How Do I Fund an Expansion of My Small Business?

How Do I Fund an Expansion of My Small Business?


by


Getting funding can be hard, but it doesn’t need to be impossible.


Having been a business mentor for more than 20 years, I’ve helped a lot of small companies with their expansion plans.

The No. 1 obstacle for many of them? Securing outside funding to pay for that expansion.

You will need money for growth. Only a teeny, tiny fraction of business owners are self-funded. It’s nearly impossible to grow without borrowing, having investors or selling your soul to get enough gas money to keep the world’s greatest idea rolling.

The Menu of Options

Here are some proven ways to fund or defer funding:

» Borrow from family and friends

» Borrow from a bank

» Sell blood at a blood bank

» Get investors

» Get a loan from a vendor or supplier

» Delay payments to a vendor or supplier and quickly sell more of your existing product

» Fire your unproductive worker(s) and work their 40 hours yourself

» Launch a Kickstarter campaign

» Sell your car (then use your Kickstarter money on a used mo-ped)

» Get a mortgage or three. It worked for Dan Aykroyd’s character in the original “Ghostbusters” movie: “Everybody has three mortgages nowadays.”

I have done all of the above except use Kickstarter or sell blood.

Why Getting Funding Is Harder Than It Needs to Be

Most new or small business leaders go wrong when:

» They think their good idea means it’s easy or automatic to get funding.

» They don’t prepare a simple financial model and have their financial statements at the ready.

» They can’t tell a clear, precise story on how they will use the funding and pay it back.

» The leader doesn’t know how to personally “go without” in order to succeed.

» They blame others for their financial problems.

» They think they deserve low interest or a favorable rate when the company is vulnerable.

How to Get It Right

If you don’t explain what you need, on paper, you aren’t going to get funded.

So, construct a clear, simple financial model, in Excel, of what the funding needs and uses are. Have it memorized and in hand, and have your financials current and ready as well.

Give a verbal explanation that a fifth-grader can understand. Avoid “I’ll have to get that for you,” which shows you aren’t fully prepared. Be prepared. Any delay in funding from a investor shouldn’t be your fault. Delays destroy momentum, waste the investor’s valuable time and can kill early-stage expansion.

If you need funding for something you can touch, like tools and equipment, often the lender is more easily interested. Sometimes the seller of hard items will work closely with a lending or leasing company. Additionally, you should always be nice to your vendors: Some of them will go out on a limb to loan you money themselves if they respect you. (And because they can repo and resell the equipment if you don’t pay.)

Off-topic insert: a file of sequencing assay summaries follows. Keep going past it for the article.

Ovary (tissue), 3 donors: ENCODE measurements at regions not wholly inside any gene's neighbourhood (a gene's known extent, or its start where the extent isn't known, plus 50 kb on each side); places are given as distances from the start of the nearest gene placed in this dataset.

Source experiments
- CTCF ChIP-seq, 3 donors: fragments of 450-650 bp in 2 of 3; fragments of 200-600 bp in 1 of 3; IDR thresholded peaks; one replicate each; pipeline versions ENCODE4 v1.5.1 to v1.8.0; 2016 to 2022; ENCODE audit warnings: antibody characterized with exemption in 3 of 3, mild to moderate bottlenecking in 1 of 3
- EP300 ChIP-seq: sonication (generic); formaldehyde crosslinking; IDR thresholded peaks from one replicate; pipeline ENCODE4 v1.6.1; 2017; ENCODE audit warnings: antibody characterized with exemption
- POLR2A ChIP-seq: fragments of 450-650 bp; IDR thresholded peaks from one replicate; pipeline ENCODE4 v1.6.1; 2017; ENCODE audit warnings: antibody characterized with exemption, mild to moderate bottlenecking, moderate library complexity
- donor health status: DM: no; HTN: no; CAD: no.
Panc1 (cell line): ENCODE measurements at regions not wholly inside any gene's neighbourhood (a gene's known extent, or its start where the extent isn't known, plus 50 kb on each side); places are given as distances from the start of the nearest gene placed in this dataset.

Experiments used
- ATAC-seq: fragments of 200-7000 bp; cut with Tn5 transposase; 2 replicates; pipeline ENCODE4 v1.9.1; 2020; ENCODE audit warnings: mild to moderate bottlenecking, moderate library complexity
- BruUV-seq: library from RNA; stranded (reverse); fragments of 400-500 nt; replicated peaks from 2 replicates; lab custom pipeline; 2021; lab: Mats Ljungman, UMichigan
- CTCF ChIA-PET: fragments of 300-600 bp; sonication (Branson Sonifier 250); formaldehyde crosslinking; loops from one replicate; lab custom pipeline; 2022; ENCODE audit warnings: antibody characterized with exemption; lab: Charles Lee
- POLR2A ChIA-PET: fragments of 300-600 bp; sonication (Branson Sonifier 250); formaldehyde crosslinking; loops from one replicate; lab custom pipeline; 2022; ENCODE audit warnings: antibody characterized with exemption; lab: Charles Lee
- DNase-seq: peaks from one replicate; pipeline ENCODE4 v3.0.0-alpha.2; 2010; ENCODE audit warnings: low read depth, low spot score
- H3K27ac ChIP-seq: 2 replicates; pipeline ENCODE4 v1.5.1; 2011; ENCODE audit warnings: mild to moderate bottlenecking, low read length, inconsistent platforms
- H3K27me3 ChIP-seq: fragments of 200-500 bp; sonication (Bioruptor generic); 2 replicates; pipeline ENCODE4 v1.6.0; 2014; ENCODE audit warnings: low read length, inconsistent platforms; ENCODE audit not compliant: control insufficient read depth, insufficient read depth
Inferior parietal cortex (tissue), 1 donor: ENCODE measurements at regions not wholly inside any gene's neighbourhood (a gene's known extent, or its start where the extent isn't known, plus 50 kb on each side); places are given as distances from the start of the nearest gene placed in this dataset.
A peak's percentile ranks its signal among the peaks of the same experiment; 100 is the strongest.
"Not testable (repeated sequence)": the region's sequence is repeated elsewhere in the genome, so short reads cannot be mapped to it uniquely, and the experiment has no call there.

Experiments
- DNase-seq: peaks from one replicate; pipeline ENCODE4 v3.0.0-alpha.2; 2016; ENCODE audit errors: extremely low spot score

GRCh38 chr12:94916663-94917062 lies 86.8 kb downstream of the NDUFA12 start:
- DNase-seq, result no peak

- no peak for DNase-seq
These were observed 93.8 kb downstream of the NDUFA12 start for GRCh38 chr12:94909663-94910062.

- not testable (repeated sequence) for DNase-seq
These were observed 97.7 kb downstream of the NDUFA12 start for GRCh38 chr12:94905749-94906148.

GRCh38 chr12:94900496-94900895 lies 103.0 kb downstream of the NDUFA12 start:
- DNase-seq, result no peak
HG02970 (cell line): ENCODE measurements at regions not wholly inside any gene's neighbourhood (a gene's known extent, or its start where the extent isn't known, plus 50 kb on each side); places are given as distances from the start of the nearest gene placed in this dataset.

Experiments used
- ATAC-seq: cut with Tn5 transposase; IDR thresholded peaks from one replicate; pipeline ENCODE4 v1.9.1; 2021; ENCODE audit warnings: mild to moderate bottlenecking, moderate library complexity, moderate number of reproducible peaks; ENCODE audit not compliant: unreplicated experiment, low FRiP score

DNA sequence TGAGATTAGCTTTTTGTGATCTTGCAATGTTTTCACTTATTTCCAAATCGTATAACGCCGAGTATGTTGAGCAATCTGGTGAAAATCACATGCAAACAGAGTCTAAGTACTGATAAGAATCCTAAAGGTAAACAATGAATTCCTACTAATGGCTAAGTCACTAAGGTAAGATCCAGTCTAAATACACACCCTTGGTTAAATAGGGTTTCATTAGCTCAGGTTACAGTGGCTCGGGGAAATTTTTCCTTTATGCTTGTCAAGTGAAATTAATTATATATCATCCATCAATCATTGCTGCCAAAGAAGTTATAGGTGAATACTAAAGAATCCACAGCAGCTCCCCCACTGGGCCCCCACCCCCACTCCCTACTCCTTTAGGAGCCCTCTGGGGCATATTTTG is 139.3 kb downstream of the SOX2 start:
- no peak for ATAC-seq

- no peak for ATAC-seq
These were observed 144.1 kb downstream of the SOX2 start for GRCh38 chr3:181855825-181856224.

Getting funding for software, programmers, general overhead or payroll isn’t easy. Why? Because being short on these items means you either can’t plan financially or can’t sell the product, and those are indicators of deeper problems.

Keep in Mind …

Getting funding is usually time-consuming and painful. People don’t just fork money over. Money is hard to come by, and you might not know this, but it is hard to get for the funder as well. Money is scarce.

Money is most easily wasted or lost by the inexperienced, and lenders and investors know it. The failure rate of startups remains very, very high.

I mentioned I was writing this article to one of my sons, who is now the president of a company. He mentioned three things that are relevant.

  1. The leaders of small companies always need to be building relationships that can lead to funding. That’s part of the leader’s job. Be nice to everyone, and establish relationships before you need them.
  2. Be careful about turning down offers. “You remember when I raised $2.1 million as CFO for another company?” my son said. “The CEO said, ‘I think we can do better.’ Then he promptly ran out of time and money, and wound up with only $1 million and gave up almost twice the equity. Know when to take the money.”

And, finally…

  1. “Dad, a long time ago, I thought you told me when you were about 20, you were so out of money you actually sold some blood?”

That’s absolutely not true!

Written by

Lirel Holt is the founder of CARSTAR, a franchise of auto body repair shops. He is also a founding mentor with the Helzberg Entrepreneurial Mentoring Program (HEMP). HEMP helps established, but growing small businesses take the next big step in their journey. www.hempkc.org

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